James Bond is most associated with having two buttons on his suit jackets because it is what Sean Connery almost always wears in his Bond films. Daniel Craig’s Bond, on the other hand, almost always has three buttons on his suit jackets. For over a century people have debated whether a suit jacket is better with two buttons or three buttons. Which side does James Bond take? Like most men, Bond follows trends while also considering societal norms. But which of the two styles truly defines Bond’s sartorial identity?
A lounge coat, the the type of jacket that a suit has, most commonly has two buttons or three buttons on the front. There are multiple variations of each button configuration. One button and four buttons are also styles with long histories, and they shouldn’t be forgotten either.
The button-two jacket is the most common style today, where the top of two buttons fastens near waist level and the second button falls below. Only the top button is designed to be fastened because the jacket is cutaway below the top button. The modern button-two jacket is the only kind that James Bond wears, but there’s also an older style with two buttons called the ‘paddock’ where the bottom button is at or slightly below the waist and the top button is above the waist. The top button may be fastened or left open.
The button-three jacket has three buttons, with the middle button fastening at waist height and the top and bottom buttons falling equidistant above and below. This is the most traditional of suit buttoning styles. In a full button-three jacket the lapel starts at or above the top button, not below it, but on a well-made jacket the lapel flows into the front of the suit. The top two buttons are designed to be fastened, but in practice it is common to only fasten the middle button. The bottom button is not designed to be fastened because the jacket is cut away below the middle button.
The three-roll-two jacket—sometimes called a button-two, show-one—is constructed for the lapels to roll down to the middle button, effectively looking like a button-two jacket with a long lapel line. Some three-roll-two jackets are cut like button-three jackets while others are cut more like button-two jackets. The style originated when a soft construction allowed the lapels of a button-three jacket to roll down to wherever the jackets is buttoned. Men started fastening their jackets at the middle button so their jackets would look more like trendier button-two jackets. Some say the style originated in America, where the style has remained more popular than it has been elsewhere. It is also common in southern Italian tailoring and in British drape tailoring. On some examples the lapel folds flat when fastened at the middle button while on others the lapel rolls out from the middle button.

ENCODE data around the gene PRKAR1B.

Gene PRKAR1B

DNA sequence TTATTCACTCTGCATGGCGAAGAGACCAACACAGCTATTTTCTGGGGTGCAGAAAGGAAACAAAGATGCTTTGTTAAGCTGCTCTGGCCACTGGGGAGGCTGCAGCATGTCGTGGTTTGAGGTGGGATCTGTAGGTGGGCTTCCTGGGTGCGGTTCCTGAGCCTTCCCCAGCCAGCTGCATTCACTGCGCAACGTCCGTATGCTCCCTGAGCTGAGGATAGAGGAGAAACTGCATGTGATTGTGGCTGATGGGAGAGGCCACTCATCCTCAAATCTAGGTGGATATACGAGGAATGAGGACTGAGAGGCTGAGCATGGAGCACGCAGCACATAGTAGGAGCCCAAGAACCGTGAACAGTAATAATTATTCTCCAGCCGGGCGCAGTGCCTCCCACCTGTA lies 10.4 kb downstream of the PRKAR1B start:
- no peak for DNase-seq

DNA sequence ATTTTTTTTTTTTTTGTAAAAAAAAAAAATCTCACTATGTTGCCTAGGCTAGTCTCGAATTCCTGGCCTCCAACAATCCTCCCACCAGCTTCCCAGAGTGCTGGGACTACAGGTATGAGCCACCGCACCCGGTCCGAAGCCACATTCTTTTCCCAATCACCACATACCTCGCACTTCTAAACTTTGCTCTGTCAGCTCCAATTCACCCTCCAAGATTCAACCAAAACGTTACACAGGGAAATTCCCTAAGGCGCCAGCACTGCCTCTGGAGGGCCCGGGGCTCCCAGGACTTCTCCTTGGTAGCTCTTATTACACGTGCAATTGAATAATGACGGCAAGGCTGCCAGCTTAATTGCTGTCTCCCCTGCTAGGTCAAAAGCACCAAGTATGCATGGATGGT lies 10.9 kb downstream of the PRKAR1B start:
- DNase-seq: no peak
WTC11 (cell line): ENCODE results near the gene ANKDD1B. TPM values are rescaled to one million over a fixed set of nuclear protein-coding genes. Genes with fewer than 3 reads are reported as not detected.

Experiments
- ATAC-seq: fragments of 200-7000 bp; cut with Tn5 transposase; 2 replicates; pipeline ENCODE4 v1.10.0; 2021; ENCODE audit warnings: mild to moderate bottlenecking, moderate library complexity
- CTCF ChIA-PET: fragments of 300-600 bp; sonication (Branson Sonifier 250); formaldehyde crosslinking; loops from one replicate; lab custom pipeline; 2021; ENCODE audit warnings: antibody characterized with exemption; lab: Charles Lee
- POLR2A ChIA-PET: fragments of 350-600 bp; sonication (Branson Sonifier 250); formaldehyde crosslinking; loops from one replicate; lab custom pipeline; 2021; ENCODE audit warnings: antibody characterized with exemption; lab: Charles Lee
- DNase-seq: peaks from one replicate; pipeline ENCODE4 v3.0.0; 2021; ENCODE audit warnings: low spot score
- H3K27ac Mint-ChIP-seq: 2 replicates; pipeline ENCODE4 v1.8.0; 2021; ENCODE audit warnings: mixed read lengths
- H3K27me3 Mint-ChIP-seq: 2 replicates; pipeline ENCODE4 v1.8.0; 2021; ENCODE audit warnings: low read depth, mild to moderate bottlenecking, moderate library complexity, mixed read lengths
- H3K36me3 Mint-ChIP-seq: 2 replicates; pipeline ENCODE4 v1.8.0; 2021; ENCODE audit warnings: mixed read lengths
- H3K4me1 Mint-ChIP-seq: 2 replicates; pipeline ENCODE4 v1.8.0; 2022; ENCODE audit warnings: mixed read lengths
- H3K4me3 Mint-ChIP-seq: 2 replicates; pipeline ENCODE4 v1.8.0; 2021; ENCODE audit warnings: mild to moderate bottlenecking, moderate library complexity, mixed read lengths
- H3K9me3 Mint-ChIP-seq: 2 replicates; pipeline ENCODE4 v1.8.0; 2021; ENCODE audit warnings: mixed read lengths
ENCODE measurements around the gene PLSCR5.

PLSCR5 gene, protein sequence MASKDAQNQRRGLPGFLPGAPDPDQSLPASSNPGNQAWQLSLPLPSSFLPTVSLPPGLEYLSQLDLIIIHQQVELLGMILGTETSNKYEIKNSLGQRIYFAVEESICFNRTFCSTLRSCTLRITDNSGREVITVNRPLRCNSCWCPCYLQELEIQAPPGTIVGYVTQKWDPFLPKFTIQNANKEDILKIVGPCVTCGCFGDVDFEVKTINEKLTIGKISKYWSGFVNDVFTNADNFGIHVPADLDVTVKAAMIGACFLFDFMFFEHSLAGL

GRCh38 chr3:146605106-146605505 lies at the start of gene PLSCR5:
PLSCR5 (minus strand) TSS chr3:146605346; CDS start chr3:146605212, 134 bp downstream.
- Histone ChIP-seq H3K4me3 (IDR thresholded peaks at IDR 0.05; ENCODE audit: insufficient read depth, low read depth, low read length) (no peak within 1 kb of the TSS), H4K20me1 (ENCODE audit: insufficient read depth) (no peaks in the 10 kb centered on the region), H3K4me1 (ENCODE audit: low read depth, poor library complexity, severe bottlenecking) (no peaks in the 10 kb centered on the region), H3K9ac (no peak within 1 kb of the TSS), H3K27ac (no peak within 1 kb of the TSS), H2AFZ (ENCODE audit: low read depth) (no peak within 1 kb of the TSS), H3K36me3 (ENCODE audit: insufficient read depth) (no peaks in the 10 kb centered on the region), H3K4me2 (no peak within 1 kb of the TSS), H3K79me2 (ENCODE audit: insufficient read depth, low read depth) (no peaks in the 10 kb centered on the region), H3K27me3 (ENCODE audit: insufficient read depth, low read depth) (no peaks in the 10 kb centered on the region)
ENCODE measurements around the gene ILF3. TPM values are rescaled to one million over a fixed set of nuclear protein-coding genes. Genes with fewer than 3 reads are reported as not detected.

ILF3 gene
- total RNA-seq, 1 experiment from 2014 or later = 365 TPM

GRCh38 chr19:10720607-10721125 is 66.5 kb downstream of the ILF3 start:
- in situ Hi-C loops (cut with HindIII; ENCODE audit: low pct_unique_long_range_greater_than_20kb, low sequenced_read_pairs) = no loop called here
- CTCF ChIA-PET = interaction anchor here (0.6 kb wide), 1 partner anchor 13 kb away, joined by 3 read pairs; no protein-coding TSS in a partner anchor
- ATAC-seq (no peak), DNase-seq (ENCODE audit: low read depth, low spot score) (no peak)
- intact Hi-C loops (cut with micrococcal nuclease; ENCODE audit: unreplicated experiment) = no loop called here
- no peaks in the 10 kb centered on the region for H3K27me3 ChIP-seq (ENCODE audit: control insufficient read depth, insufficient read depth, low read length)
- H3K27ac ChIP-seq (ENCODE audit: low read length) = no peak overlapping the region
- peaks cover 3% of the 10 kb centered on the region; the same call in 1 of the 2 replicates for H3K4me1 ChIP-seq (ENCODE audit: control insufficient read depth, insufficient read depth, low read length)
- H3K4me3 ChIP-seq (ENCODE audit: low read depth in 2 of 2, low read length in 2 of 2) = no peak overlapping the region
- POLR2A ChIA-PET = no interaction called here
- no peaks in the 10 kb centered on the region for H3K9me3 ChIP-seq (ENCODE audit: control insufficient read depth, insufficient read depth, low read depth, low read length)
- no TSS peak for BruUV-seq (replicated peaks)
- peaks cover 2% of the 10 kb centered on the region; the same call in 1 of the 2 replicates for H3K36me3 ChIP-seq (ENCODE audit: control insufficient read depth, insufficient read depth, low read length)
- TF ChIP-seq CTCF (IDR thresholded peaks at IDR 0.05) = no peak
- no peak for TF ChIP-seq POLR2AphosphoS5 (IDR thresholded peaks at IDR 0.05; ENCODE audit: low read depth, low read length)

With the three-roll-two compared to other styles of three buttons, the top buttonhole is completely visible on the revers rather than on the jacket front, and the lapel side of the buttonhole is usually finished as the main side. The top button isn’t visible as it is completely hidden under the lapel. In the 21st century the style has become something of a secret handshake for those who notice and appreciate the button and buttonhole in the middle of the lapel. The style is typically a more relaxed one, both due to the whimsy of a buttonhole in the middle of the lapel and due to the usual softer construction that comes with the style.